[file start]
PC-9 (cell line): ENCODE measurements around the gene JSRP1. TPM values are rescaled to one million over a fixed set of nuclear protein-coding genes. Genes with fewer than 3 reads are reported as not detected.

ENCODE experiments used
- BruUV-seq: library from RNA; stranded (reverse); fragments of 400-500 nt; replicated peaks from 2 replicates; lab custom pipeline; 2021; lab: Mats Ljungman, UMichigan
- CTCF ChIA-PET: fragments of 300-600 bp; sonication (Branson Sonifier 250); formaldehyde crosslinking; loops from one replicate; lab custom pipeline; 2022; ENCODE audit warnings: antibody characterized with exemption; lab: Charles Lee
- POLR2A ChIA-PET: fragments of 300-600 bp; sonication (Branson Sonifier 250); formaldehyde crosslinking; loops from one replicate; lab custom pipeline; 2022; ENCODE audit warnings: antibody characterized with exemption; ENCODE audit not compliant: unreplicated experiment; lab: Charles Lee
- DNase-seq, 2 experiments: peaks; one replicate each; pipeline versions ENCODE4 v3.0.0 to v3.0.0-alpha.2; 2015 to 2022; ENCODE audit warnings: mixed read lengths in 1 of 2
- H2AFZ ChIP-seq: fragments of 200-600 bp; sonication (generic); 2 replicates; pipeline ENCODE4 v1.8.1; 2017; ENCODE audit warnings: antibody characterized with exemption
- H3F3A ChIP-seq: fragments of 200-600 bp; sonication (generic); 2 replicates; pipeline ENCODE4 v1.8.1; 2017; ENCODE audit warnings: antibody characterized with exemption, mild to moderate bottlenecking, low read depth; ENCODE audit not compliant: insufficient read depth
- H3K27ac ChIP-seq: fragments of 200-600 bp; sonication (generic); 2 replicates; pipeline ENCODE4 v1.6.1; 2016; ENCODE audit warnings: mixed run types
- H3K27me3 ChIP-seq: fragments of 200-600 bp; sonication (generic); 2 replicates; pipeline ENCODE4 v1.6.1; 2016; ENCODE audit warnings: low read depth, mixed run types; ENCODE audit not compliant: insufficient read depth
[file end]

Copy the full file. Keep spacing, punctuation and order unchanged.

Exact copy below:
PC-9 (cell line): ENCODE measurements around the gene JSRP1. TPM values are rescaled to one million over a fixed set of nuclear protein-coding genes. Genes with fewer than 3 reads are reported as not detected.

ENCODE experiments used
- BruUV-seq: library from RNA; stranded (reverse); fragments of 400-500 nt; replicated peaks from 2 replicates; lab custom pipeline; 2021; lab: Mats Ljungman, UMichigan
- CTCF ChIA-PET: fragments of 300-600 bp; sonication (Branson Sonifier 250); formaldehyde crosslinking; loops from one replicate; lab custom pipeline; 2022; ENCODE audit warnings: antibody characterized with exemption; lab: Charles Lee
- POLR2A ChIA-PET: fragments of 300-600 bp; sonication (Branson Sonifier 250); formaldehyde crosslinking; loops from one replicate; lab custom pipeline; 2022; ENCODE audit warnings: antibody characterized with exemption; ENCODE audit not compliant: unreplicated experiment; lab: Charles Lee
- DNase-seq, 2 experiments: peaks; one replicate each; pipeline versions ENCODE4 v3.0.0 to v3.0.0-alpha.2; 2015 to 2022; ENCODE audit warnings: mixed read lengths in 1 of 2
- H2AFZ ChIP-seq: fragments of 200-600 bp; sonication (generic); 2 replicates; pipeline ENCODE4 v1.8.1; 2017; ENCODE audit warnings: antibody characterized with exemption
- H3F3A ChIP-seq: fragments of 200-600 bp; sonication (generic); 2 replicates; pipeline ENCODE4 v1.8.1; 2017; ENCODE audit warnings: antibody characterized with exemption, mild to moderate bottlenecking, low read depth; ENCODE audit not compliant: insufficient read depth
- H3K27ac ChIP-seq: fragments of 200-600 bp; sonication (generic); 2 replicates; pipeline ENCODE4 v1.6.1; 2016; ENCODE audit warnings: mixed run types
- H3K27me3 ChIP-seq: fragments of 200-600 bp; sonication (generic); 2 replicates; pipeline ENCODE4 v1.6.1; 2016; ENCODE audit warnings: low read depth, mixed run types; ENCODE audit not compliant: insufficient read depth